Shockwave Tissue Regeneration Therapy with a PM?
- by MinimeJer05
- 2021-12-10 12:59:45
- 655 views
- 2 comments
As part of my journey to find some answers to my vision/motion issues, I have started to see a chiropractor for daily adjustments and some other fun exercises and movements.
One of the most recent therapies that they started on me was shockwave tissue regeneration to my neck and upper shoulders. I explained to them that I had a PM recently implanted and they didn't seem too concerned. I've never heard of this treatment before until now, so I wasn't exactly sure what I was getting myself into until I had my first treatment.
After experiencing it, I can say that it doesn't hurt and I feel fine at the moment, but it was definitely intense and felt like something that I should have maybe held off on until I got the OK from my cardiologists? I just sent them a note (explaining how I was dumb to just assume and take the chiro's word for it, but wanted to confirm that I am not doing any damage by continuing this treatment).
I figured I would reach out and ask all of you if you have ever heard of said treatment and if so, have you had it or do you know if it is generally OK with people with PMs? I didn't realize how intense the "waves" would be as they sent what felt like was little electrical charges throughout the body. Again, the reassured me that it was nothing electrical and that I am going to be fine, but it did feel a little eye-opening.
I hope that it was fine and continues to be fine and that I didn't potentially put my PM at risk.
Yes I too would wait
by Gemita - 2021-12-11 05:51:47
With your complex range of symptoms, particularly as you are still looking for a definitive diagnosis, arranging targeted treatment without a firm diagnosis should ideally be managed by your general practitioner who could co-ordinate your care and be responsible for liaising with other health professionals as to the safety of any treatment. Shockwave therapy I have read is a procedure where sound waves of energy are passed through the skin to the injured part of the body using a special device. The shockwaves are mechanical and not electric and work by increasing blood flow to the injured area. This accelerates the body’s healing process.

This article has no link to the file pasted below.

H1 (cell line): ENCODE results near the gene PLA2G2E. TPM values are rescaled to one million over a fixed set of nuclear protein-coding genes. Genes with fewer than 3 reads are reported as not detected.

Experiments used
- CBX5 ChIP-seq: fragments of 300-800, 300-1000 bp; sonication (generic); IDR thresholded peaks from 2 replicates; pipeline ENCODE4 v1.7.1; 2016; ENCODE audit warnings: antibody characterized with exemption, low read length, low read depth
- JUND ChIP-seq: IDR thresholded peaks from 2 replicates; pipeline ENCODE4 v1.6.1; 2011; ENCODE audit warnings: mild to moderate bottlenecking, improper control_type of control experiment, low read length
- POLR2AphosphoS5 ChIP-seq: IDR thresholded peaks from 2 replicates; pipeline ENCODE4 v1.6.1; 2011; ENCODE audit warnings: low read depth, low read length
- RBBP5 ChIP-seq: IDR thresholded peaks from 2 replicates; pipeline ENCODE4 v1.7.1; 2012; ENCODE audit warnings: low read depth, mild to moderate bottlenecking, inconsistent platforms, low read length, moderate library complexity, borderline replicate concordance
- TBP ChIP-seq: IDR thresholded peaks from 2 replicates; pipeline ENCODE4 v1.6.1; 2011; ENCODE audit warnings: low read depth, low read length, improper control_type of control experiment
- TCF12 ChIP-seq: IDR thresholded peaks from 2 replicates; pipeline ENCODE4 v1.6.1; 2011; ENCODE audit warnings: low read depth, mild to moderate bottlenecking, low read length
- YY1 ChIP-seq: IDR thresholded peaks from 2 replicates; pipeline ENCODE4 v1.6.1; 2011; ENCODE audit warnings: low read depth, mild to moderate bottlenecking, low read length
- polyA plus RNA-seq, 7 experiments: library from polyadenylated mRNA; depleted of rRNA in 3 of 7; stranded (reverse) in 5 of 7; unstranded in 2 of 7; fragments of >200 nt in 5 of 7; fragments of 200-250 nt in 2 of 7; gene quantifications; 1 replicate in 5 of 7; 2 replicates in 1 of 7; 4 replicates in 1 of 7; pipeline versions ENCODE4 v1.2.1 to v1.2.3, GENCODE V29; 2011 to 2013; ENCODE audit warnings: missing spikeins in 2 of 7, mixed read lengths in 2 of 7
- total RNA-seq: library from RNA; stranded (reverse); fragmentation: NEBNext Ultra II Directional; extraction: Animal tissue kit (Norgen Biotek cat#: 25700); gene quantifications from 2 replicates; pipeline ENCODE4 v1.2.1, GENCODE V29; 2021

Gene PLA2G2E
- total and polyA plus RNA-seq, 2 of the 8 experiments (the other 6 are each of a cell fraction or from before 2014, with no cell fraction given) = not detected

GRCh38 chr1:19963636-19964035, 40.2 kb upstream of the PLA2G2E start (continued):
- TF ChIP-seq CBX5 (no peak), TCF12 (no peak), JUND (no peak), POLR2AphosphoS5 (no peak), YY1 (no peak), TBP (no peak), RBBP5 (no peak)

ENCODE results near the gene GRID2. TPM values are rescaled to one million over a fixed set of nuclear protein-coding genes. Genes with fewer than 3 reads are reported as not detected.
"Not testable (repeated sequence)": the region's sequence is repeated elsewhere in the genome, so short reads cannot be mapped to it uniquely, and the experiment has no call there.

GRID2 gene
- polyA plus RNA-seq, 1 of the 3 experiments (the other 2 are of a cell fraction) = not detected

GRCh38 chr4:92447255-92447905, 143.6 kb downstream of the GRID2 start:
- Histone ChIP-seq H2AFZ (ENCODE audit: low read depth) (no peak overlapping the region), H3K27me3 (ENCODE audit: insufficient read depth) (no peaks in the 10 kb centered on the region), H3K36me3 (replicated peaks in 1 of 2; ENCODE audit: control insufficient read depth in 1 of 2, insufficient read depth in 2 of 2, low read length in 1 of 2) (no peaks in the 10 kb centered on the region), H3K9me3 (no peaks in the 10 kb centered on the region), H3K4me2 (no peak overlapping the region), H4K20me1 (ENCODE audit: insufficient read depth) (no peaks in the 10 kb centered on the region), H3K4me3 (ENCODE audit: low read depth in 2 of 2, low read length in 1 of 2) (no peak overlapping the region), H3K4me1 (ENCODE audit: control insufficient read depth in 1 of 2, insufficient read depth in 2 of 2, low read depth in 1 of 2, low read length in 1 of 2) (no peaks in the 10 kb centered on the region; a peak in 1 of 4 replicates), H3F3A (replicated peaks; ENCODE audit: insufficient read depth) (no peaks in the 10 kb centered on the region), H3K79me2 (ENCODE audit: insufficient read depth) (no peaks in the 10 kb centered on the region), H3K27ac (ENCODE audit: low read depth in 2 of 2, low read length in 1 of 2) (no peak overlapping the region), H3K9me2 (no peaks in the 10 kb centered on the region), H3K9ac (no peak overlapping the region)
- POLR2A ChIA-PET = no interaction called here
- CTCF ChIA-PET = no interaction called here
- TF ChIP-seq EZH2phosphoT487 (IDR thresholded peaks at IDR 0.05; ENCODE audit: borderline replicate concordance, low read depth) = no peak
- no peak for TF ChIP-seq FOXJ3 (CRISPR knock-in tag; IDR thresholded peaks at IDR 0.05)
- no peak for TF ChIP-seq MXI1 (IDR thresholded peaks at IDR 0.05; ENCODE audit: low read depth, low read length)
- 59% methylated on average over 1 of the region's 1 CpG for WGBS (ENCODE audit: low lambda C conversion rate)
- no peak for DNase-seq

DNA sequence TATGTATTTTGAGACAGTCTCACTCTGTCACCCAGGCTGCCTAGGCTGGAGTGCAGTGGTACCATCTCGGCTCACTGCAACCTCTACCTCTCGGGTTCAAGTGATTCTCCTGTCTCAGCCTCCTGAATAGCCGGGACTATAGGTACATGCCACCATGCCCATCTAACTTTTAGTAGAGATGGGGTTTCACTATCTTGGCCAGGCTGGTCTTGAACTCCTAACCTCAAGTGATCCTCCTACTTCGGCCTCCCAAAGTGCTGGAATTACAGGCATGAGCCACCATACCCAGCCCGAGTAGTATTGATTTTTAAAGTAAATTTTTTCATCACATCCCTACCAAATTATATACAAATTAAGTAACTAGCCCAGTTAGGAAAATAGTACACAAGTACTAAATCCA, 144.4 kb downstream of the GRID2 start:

Indications for shockwave therapy are quite specific and usually require some form of imaging to confirm the diagnosis prior to treatment. The presence of a Cardiac pacemaker would appear to be a contraindication Jer.
I do not know whether you have found your own chiropractor or have been referred by your GP to a reputable practice and whether your GP has sent all your relevant medical history to this chiropractor? This ideally should have happened before any treatment was started. If this hasn’t happened, a good chiropractor I imagine, would have contacted your medical team, particularly your heart device team and/or device manufacturer for advice and guidance on your health condition which led to your pacemaker and what precautions need to be taken with your current treatment. Personally I would put everything on hold until you find out whether shockwave therapy can be safely given. You don’t want to wake up with additional symptoms and have to make numerous settings adjustments if this treatment causes disruption to the function of your device. Ideally I would delay doing anything until you have spoken to your Neurologist also. I see your appointment is coming up before Christmas.
You know you're wired when...
Three months of free Internet comes with each device.
I am very lucky to have my device.
by Tracey_E - 2021-12-10 15:54:22
I would run it by your cardiologist first, then the manufacturer. Therapies that use waves like estim can be done on the extremeties but it's not recommended on the torso, particularly not right by your pacer. I've had shock wave therapy on my foot, but not sure if it's the same thing you're talking about. Not painful but intense is a good way to describe it, tho! It was done by the podiatrist who called my cardiologist to be sure it was ok. Cardio's response was the foot was fine because it's nowhere near my pacer.
I'm a little concerned that the chiropractor wrote off the pacer so quickly. That's a red flag to me. (this coming from someone who is a big fan of chiropractors in general, I just saw mine yesterday)